5 Steps of Forming a Passion
The early Church Fathers and saints provide us with great insight into the human condition. They truly were the first psychologists and therapists. Expanding on the available philosophical contributions from the early Greek philosophers such as Plato and Aristotle, these mystics were able to understand all that troubles us and what the cures are for these ailments. In their writings in The Philokalia these therapists of the soul, have identified five steps in the progression of a passion or bad habit.
Just as disease prevention is concerned with learning how a particular illness forms in the body, we too must know how spiritual disease forms in the soul.
““He who is ignorant of the enemy’s ambush is easily slain; and he who does not know the causes of the passions is soon brought low.”
--St Mark the Ascetic
For nearly all of us, these five steps are automated and most of the time we have no idea they are happening. Translated into simple terms these are the steps in the process of temptation. Usually spiritual illness begins in the mind with a fleeting thought, which can swiftly turn into an action of sin, which in turn can develop into a habit of sin. These habits, which the Church Fathers refer to as the passions, are the complete formation of the diseases. This unseen process was expressed with precision by a mystic of The Philokalia, St. Peter of Damascus (†12th century), whom we know very little about. In his Treasury of Divine Knowledge he pinpoints these deep seated movements that take place in the mind and soul of every person:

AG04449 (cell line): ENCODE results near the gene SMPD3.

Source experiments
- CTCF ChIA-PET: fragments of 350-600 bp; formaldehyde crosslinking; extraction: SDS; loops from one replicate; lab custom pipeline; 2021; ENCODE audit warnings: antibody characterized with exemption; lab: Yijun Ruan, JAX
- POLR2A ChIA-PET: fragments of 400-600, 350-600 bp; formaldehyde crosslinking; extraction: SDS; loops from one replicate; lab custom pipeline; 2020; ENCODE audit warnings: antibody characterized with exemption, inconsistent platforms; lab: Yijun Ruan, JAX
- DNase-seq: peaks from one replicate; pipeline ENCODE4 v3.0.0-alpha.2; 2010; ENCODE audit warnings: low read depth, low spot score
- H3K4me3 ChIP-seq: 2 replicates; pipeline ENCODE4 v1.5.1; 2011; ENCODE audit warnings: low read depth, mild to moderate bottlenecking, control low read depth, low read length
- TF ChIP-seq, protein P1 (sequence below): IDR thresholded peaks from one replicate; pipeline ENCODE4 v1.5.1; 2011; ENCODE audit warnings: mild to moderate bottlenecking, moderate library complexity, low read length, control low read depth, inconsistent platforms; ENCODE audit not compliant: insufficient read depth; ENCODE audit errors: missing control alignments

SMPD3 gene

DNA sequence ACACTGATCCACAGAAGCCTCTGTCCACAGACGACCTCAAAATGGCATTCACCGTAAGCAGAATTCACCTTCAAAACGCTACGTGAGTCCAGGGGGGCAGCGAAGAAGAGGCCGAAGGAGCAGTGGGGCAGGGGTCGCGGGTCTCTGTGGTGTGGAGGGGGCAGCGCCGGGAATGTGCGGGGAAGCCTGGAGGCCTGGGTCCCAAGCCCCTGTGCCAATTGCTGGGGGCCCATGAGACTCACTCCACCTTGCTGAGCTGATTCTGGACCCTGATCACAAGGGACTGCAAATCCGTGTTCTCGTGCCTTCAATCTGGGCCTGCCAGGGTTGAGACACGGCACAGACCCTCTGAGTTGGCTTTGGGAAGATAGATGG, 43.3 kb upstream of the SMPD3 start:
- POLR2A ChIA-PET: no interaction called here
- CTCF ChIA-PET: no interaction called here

“Our thoughts differ greatly one from another. Some are altogether free from sin. Others do not initially involve sin: this is the case with what are called provocations, in other words, conceptions of either good or evil, which in themselves are neither commendable nor reprehensible. What follows on these is known as coupling; that is to say, we begin to entertain a particular thought and parley with it, so to speak; and this leads us either to give ascent to it or reject it…After this comes the stage at which our intellect struggles with the thought, and either conquers it, or is conquered by it…When the soul dallies for a long time with an impassioned thought there arises what we call a passion. This in its turn, through its intercourse with the soul, becomes a settled disposition within us, compelling the soul to move of its own accord towards the corresponding action.”
--St. Peter of Damascus
This is the way sin starts and progresses to habit, which becomes a passion rooted in the soul. Occasionally this process can be initiated with a subtle movement in the body, such as in the case of some sexual inclinations, but more commonly this process starts in the mind with a thought. In fact passive memories stored in the crevasses of our brain can instigate this process. St. Maximus the Confessor explained how this can start in the mind or intellect with a memory:
“First the memory brings some passion-free thought into the intellect. By its lingering there, the passion is aroused. When the passion is not eradicated, it persuades the intellect to ascent to it. Once this ascent if given, the actual sin is then committed.”
--St. Maximus the Confessor